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Not All Teeth Are Healthy Enough for Dental Veneers


Posted on 1/25/2021 by Salem Dental Arts
Not All Teeth Are Healthy Enough for Dental VeneersIf you are interested in perfecting your smile with veneers but have had dental problems in the past, you are probably wondering if your teeth are healthy enough for veneers. Veneers are an excellent way to treat a wide variety of aesthetic dental issues, but not everyone is a good candidate. If you have any of the following problems, your teeth might not be healthy enough for veneers.

Severely Cracked Teeth


Veneers can conceal minor, surface-level chips and cracks in teeth, but they are not a safe option for severely cracked or fractured teeth. If you have a fracture that has damaged the structure of your tooth or a crack that extends below your gums, you will probably need a root canal followed by a crown to protect your damaged tooth. Veneers only cover the front of your teeth, so they cannot help strengthen a tooth that is severely damaged.

Gum Disease


People with gingivitis, or early gum disease, might still be able to get veneers if the gingivitis is completely treated and reversed. But if you have more advanced gum disease, you are not a good candidate for veneers. Gum disease causes your gums to recede from your teeth, which means that your teeth can loosen and fall out. If gum recession occurs and you have veneers, you would be able to see the edges of the veneers. Plus, your veneers could loosen and separate from your teeth.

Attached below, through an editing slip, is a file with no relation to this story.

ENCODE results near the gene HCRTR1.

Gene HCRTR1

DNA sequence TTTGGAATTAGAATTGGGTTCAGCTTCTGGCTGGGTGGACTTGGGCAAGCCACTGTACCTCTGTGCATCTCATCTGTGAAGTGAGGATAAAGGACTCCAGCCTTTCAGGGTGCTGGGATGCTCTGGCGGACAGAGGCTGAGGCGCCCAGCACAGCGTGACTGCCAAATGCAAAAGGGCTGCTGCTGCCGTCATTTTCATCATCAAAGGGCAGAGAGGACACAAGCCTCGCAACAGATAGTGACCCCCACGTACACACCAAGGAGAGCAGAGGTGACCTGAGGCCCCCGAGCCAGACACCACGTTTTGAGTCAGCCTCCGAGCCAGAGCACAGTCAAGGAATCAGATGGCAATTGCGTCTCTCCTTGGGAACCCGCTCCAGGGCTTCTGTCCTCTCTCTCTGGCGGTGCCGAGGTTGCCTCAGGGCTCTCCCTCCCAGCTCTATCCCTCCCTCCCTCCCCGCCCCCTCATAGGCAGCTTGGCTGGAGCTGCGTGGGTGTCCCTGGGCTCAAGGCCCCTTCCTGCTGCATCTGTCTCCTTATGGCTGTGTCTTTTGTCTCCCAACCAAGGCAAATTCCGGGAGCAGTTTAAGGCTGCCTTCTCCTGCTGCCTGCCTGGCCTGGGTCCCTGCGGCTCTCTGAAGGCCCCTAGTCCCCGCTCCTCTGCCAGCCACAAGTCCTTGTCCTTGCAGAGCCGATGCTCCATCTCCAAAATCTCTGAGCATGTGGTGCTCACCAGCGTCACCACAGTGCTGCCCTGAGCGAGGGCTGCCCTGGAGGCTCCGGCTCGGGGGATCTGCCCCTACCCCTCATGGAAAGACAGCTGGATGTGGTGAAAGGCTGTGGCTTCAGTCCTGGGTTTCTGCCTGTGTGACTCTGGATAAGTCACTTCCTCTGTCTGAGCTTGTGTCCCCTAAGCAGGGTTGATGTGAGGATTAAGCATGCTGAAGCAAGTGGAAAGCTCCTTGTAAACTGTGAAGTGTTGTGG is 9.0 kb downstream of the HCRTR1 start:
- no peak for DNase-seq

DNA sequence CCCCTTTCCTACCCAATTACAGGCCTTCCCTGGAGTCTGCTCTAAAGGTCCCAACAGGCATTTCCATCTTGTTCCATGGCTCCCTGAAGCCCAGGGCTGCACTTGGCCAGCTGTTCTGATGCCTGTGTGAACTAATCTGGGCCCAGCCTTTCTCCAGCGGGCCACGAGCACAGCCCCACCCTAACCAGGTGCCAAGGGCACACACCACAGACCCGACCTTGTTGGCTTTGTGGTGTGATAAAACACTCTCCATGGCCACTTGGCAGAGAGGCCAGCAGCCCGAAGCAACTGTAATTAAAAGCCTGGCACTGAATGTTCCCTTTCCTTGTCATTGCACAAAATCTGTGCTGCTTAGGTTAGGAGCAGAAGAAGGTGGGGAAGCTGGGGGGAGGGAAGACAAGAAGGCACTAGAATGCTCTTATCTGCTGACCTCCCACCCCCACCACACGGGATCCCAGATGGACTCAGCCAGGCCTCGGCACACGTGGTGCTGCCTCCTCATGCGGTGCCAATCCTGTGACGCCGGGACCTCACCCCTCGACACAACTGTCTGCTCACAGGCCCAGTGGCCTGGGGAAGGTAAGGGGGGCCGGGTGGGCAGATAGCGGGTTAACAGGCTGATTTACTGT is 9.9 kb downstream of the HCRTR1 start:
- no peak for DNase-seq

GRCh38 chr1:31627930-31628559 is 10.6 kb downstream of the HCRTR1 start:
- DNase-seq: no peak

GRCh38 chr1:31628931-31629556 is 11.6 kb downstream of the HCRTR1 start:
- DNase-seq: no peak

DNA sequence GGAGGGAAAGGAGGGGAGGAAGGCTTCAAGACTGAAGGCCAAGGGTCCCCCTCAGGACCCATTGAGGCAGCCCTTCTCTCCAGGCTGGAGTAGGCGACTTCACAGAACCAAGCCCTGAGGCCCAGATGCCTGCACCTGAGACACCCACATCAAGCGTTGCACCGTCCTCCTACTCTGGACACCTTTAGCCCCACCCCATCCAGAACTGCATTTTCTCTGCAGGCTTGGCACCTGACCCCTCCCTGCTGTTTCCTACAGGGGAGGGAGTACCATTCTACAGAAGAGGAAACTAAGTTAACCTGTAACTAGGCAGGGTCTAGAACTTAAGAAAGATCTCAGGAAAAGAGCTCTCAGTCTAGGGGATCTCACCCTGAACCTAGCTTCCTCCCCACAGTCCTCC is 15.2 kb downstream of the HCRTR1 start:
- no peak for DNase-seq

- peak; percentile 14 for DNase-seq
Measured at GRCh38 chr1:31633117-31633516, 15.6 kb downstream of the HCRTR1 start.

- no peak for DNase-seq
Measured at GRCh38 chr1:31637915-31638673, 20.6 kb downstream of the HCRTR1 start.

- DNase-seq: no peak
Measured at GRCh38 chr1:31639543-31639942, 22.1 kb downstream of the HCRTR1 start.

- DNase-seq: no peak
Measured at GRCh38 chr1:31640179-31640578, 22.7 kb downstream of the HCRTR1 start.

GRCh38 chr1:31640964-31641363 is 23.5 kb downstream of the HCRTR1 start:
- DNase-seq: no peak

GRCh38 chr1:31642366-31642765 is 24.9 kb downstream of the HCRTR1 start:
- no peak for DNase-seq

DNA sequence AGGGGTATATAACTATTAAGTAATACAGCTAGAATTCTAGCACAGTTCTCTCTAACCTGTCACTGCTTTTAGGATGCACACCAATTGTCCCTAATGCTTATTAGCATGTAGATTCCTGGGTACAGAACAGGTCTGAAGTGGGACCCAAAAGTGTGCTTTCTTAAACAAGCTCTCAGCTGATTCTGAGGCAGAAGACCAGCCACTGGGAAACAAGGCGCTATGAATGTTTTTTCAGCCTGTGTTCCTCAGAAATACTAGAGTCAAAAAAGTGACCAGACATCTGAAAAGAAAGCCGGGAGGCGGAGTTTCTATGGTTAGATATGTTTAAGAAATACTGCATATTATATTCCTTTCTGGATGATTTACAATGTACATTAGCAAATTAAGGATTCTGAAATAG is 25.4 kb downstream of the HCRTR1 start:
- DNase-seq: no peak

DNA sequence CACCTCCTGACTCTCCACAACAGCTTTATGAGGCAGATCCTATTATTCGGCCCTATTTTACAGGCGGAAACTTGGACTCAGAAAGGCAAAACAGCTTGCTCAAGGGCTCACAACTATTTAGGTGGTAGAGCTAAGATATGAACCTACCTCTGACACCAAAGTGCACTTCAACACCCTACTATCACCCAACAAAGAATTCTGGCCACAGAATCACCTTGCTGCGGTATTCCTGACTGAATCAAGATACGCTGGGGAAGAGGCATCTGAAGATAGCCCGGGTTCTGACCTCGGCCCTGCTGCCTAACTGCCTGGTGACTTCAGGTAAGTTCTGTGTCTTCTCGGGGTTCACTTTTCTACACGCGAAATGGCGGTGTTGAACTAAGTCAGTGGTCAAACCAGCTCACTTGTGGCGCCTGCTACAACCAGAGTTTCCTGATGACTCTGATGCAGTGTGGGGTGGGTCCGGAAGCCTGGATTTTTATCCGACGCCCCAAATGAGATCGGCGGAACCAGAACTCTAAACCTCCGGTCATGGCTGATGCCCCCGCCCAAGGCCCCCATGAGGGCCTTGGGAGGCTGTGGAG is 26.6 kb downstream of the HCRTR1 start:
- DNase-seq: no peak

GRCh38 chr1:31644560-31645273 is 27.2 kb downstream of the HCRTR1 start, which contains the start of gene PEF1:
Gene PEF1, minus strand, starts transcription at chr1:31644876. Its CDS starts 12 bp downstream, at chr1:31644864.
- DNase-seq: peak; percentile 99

Tooth Decay


Since veneers are bonded to the front of your natural teeth, you need to have healthy teeth and strong enamel in order to get them. Tooth decay wears down your enamel, which could make it difficult or impossible for veneers to adhere to your teeth. Additionally, untreated decay can continue to progress once you have veneers placed, and the areas not covered by veneers (back surfaces of teeth, spaces between teeth, and your gums) are still vulnerable to decay and infection.

Bruxism


Finally, people who suffer from bruxism, or teeth grinding and clenching, should probably not get veneers. This repetitive force can damage both your natural teeth and your veneers and cause a variety of issues for your bite. Porcelain veneers are exceptionally durable, but they are still vulnerable to damage, just like your natural teeth.

If you experience any of these dental problems, you might not be a good candidate for veneers. However, we are still happy to discuss other options for restoring your smile. Schedule an appointment today.

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